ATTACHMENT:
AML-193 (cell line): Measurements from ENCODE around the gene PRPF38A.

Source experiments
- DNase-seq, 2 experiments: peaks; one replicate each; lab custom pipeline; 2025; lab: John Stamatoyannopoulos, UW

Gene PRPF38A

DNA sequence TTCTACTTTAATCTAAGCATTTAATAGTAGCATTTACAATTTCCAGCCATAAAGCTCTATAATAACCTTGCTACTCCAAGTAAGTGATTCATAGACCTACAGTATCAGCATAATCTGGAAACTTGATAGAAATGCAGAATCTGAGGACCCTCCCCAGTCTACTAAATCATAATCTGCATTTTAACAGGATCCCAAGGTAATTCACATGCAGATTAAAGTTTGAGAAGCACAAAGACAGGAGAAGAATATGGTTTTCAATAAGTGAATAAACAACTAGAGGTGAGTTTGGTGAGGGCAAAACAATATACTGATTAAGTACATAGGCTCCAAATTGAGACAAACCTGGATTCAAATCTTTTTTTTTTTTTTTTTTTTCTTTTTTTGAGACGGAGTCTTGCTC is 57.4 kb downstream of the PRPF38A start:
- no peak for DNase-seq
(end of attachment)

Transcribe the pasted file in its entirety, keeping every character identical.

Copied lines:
AML-193 (cell line): Measurements from ENCODE around the gene PRPF38A.

Source experiments
- DNase-seq, 2 experiments: peaks; one replicate each; lab custom pipeline; 2025; lab: John Stamatoyannopoulos, UW

Gene PRPF38A

DNA sequence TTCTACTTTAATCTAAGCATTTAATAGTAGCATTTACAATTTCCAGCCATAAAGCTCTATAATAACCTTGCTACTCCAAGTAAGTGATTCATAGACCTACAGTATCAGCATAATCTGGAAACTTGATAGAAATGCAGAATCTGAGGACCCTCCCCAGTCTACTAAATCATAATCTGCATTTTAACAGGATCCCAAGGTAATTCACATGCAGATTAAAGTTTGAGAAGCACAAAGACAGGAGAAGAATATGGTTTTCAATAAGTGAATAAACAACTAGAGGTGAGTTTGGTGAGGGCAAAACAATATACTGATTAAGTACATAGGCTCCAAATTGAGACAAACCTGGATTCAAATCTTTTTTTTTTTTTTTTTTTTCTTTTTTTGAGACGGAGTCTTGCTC is 57.4 kb downstream of the PRPF38A start:
- no peak for DNase-seq